The positive impact mobile phone technology can have on everyday lives was a major reason leading lawyer NanaAma Botchway recently accepted a board position with MTN Ghana.
“I find the transition of mobile phone companies into financial services companies to be very interesting,” says Botchway, who in a few short years grew N. Dowuona & Company from sole practice to internationally recognised ‘top tier’ M&A and infrastructure projects firm.
“The impact smartphones have had on the lives of many people – particularly the people at the lower end of the socio-economic scale – has been transformational,” says Botchway.
“And I really think that the potential impact the MTN Mobile Money business has to connect the unbanked to the financial services sector is going to be transformational.”
Harnessing the law, technology, and big projects to benefit wider society has been a motivation of Botchway’s for decades. As an undergraduate at Princeton University in the early 1990s, she wrote her thesis on using microfinance to alleviate poverty in Ghana.
Botchway’s appointment on March 1 as a new, independent Non-Executive Director of the local arm of Africa’s largest mobile provider gives her a new way to continue that journey.
“The opportunity to work with the MTN team, to shape the decisions around some of those things, I find to be a very interesting challenge,” she says.
Talking to the self-confessed “geek lawyer” about her journey in law, it’s easy to see why she has been described as an “impressive individual” and excellent, dynamic leader when she’s been honoured as a Leading Lawyer by the Legal 500, Chambers & Partners, and IFLR1000.
Botchway’s drive and passion shine through.
“I was always one of those kids who was kind of champion of the underdog,” she says, recalling her childhood in Ghana and the United States.
Being concerned about inequities and mindful of fairness lent itself to a natural interest in law, adds Botchway. So, while many of her Princeton classmates went into consulting or investment banking, she completed an MBA at NYU then a law degree at Columbia.
“When I got to law school it just felt like the most natural thing, like all the things that I was interested in or good at just aligned.”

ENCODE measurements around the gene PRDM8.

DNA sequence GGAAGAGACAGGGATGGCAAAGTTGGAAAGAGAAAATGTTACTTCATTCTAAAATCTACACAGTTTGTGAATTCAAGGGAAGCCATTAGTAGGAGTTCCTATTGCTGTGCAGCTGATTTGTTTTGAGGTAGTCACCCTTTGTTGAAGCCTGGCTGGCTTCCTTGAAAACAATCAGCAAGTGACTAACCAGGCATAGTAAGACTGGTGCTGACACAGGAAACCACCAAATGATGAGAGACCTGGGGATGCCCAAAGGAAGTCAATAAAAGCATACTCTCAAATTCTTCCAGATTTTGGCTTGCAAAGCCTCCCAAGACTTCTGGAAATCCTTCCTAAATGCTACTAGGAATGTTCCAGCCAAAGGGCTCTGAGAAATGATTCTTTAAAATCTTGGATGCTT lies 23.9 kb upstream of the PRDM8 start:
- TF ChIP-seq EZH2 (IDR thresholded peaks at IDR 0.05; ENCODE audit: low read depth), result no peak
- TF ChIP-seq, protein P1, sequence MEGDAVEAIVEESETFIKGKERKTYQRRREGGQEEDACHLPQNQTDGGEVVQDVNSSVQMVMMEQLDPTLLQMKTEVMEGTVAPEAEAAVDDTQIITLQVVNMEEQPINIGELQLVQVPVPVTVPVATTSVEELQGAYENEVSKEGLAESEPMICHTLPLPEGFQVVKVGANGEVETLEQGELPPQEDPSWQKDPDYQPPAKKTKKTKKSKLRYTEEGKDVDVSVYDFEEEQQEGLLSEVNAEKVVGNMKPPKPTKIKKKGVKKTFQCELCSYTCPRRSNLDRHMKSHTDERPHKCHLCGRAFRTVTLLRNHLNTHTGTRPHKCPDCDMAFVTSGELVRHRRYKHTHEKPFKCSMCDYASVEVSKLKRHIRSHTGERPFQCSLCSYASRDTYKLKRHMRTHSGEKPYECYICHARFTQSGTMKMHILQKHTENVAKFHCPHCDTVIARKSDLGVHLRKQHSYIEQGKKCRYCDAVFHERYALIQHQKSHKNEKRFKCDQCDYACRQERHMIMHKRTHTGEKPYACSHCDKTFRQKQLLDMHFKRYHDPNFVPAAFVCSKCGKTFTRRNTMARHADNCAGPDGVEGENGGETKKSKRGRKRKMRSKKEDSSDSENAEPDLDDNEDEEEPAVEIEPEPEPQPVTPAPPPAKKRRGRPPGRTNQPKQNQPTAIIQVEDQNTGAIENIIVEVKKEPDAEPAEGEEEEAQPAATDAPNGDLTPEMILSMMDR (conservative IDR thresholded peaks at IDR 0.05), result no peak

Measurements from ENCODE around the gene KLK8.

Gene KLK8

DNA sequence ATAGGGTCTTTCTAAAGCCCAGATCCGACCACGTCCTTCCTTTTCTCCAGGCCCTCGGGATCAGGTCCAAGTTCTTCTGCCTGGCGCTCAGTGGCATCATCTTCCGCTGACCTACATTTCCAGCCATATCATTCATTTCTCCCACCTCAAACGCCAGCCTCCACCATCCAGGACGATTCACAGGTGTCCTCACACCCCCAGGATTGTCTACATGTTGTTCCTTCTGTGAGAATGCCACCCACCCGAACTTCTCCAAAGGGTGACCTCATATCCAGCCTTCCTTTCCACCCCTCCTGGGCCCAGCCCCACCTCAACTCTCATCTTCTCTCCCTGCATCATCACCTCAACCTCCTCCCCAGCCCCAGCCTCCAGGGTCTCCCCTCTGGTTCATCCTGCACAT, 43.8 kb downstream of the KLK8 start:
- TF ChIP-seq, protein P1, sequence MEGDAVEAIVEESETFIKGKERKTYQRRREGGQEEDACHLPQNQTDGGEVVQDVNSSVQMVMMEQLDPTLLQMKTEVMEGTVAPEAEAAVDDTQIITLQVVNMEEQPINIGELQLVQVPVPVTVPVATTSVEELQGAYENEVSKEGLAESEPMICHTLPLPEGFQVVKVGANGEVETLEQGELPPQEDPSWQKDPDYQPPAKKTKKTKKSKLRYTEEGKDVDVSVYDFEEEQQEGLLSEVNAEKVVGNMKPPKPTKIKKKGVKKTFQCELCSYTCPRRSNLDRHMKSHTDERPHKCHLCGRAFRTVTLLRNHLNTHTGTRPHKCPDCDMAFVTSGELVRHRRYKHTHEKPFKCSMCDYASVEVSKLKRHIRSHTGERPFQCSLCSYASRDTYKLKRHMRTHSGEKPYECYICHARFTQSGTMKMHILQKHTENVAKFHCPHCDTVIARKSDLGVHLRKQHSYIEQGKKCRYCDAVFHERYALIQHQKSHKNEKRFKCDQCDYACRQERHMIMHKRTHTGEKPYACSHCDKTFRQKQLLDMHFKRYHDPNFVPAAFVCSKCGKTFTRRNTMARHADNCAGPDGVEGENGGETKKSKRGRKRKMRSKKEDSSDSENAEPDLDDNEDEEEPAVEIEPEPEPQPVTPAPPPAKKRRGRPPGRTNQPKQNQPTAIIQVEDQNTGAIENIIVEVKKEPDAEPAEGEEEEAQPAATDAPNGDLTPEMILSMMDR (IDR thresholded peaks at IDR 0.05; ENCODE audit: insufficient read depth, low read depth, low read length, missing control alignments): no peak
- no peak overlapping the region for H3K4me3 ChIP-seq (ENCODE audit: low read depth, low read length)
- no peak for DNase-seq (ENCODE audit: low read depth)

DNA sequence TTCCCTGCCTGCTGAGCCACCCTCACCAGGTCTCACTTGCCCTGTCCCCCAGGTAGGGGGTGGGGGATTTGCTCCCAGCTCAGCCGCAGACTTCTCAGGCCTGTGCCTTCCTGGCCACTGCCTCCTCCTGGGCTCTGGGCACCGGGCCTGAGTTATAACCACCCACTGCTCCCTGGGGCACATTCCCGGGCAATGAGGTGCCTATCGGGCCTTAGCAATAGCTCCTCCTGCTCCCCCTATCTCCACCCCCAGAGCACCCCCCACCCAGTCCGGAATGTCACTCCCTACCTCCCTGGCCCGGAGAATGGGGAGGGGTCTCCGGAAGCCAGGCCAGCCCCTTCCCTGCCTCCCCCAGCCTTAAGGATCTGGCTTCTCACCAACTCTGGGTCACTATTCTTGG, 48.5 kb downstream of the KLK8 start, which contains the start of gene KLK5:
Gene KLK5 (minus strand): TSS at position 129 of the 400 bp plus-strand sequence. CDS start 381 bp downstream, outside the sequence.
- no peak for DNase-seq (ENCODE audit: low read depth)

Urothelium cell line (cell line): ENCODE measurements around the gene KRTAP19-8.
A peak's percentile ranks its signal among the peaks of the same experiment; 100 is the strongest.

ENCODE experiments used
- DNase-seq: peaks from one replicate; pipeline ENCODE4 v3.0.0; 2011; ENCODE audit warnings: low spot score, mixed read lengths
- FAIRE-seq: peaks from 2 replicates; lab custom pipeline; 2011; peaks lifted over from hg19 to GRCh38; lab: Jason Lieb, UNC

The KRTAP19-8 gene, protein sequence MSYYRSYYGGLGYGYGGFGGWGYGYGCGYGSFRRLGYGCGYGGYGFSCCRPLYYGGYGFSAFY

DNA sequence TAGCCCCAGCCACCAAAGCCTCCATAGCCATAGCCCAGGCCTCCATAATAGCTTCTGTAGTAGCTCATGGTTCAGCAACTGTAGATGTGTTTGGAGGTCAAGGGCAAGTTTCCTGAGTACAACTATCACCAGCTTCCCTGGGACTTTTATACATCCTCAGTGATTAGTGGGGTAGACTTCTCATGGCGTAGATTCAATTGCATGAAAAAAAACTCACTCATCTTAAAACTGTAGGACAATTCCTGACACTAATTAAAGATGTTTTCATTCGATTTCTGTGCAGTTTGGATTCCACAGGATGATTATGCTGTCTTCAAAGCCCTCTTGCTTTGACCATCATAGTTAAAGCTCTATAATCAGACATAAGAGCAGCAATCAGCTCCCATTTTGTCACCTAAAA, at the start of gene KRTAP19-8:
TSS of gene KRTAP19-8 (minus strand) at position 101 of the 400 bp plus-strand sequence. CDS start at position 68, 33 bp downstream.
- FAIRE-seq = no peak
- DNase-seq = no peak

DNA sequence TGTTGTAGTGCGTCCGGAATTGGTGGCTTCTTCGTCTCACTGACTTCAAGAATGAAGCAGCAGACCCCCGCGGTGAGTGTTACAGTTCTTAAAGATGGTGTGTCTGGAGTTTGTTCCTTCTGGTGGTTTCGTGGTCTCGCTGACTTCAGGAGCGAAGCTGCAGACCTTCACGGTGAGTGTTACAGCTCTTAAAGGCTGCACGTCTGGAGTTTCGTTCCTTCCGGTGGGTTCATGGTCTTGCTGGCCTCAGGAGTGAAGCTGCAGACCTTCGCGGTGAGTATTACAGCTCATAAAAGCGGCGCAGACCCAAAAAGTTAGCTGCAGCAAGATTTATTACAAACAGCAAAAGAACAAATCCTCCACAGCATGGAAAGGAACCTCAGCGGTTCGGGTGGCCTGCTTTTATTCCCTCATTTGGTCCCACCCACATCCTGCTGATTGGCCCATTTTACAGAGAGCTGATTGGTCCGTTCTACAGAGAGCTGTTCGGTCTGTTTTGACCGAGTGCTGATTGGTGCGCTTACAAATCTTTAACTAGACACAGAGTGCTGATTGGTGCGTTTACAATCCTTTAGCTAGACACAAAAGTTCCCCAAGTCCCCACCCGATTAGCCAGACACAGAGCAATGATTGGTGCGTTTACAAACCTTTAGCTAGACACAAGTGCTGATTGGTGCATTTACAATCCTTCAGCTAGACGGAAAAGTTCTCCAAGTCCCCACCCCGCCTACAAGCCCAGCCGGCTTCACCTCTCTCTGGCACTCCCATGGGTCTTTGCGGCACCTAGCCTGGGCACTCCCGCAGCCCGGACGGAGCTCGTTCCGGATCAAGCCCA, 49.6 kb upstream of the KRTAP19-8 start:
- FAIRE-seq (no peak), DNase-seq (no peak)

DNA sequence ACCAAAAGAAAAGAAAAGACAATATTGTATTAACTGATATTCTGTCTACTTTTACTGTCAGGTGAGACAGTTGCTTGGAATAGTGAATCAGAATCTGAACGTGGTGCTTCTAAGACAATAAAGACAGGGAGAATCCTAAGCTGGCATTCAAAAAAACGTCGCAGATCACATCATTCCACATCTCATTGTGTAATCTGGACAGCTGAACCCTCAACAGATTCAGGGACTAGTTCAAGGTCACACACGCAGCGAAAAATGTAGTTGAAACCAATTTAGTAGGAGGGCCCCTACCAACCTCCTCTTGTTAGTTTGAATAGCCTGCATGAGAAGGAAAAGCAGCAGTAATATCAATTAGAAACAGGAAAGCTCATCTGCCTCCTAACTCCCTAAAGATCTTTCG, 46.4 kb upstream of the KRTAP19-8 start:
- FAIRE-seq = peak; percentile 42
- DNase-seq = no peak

After working as an associate for some prestigious New York law firms, Botchway returned to Ghana in 2003. She worked in private practice and as legal counsel for an investment firm while raising her children, before establishing N. Dowuona & Company in August 2011.
“I started my business because I just didn’t see a place I would naturally fit, and I wanted a modern, African law firm that was similar to the firms I’d seen and worked at in New York.”
Botchway was particularly inspired by the “very, very, very entrepreneurial feel” of Kirkland & Ellis LLP, where she’d interned, and how young lawyers there could interact with partners, do real work, and see what they’d worked on filter through to the advice that went to clients.
“I wanted to set up something like that, a place where young African graduates would have the opportunity to do world class work, and to have a place where their ambitions to be the best anywhere could be realised. That’s what motivated me, and it’s still the vision.”
What began as Botchway, her laptop, and an assistant has now grown to a three-partner firm with fifteen lawyers and almost thirty staff (everyone working remotely the past year). The work ranges from bespoke advice for nine-figure M&A deals and infrastructure projects, to a new ‘Launchpad’ initiative working with clients traditionally unable to afford their services.
“We’re looking for ways to be able to serve more segments of the market, but also to give back and to help,” says Botchway. “To have a greater impact with the work we do.”
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